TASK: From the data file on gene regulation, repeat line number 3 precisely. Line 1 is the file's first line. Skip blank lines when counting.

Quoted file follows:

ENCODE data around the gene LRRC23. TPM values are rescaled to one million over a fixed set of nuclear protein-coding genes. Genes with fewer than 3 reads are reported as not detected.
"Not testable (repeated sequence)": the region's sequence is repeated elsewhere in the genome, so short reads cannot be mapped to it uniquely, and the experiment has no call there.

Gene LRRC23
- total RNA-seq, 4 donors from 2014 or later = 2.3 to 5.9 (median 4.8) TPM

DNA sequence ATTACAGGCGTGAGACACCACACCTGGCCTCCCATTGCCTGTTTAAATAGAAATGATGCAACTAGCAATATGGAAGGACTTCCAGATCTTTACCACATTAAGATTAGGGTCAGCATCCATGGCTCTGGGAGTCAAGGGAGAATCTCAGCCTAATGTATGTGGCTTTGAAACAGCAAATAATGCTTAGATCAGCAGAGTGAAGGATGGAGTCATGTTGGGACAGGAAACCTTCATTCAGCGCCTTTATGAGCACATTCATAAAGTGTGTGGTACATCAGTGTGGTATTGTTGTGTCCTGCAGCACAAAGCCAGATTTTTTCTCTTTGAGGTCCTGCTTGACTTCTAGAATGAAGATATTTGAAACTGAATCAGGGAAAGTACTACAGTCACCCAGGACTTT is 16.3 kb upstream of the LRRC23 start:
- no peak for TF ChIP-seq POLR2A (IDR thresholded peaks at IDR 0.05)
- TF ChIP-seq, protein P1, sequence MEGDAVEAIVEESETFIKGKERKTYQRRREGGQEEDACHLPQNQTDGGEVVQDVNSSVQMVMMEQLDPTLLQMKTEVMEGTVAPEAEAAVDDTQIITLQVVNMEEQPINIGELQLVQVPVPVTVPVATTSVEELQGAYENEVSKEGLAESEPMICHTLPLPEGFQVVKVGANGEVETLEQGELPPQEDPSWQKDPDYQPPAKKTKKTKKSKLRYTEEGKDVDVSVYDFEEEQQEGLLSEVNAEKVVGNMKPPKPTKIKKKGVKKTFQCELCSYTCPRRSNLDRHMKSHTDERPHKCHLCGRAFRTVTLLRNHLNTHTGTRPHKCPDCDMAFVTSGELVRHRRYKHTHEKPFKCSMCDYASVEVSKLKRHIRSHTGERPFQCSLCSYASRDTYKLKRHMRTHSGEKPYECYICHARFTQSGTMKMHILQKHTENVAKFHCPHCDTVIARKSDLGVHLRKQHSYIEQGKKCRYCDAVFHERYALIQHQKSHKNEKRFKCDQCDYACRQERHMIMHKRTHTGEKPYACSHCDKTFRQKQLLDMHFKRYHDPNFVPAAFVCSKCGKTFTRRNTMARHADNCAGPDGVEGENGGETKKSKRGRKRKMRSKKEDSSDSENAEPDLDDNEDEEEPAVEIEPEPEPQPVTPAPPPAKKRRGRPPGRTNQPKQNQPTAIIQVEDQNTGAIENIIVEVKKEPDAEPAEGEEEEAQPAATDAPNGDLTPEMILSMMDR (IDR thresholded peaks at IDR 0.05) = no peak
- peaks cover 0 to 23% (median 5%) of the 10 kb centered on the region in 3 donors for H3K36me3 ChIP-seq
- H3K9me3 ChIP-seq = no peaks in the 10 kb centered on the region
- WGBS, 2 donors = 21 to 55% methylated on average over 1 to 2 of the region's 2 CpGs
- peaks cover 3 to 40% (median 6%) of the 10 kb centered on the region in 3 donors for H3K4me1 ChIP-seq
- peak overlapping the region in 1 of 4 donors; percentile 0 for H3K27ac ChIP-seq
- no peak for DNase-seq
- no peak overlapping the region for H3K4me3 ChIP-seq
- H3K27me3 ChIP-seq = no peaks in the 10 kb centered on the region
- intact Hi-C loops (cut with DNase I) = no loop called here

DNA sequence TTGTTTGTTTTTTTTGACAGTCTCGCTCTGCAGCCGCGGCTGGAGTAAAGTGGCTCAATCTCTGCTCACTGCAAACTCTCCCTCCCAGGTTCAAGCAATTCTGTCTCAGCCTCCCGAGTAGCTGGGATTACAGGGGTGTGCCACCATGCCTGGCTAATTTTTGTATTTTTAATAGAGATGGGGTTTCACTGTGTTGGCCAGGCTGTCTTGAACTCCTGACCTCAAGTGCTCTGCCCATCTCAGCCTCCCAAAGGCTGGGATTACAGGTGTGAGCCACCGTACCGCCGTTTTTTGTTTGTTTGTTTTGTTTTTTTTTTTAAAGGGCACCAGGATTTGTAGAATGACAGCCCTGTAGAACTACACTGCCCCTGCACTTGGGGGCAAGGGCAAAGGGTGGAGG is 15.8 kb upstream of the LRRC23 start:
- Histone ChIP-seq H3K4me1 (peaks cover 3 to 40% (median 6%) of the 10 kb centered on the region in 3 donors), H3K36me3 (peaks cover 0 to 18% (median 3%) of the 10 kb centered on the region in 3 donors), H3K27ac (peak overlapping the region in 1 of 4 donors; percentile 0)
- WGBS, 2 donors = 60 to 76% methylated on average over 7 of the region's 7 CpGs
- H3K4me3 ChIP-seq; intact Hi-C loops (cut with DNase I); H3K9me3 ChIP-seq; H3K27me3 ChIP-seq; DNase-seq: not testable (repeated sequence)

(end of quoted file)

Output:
Gene LRRC23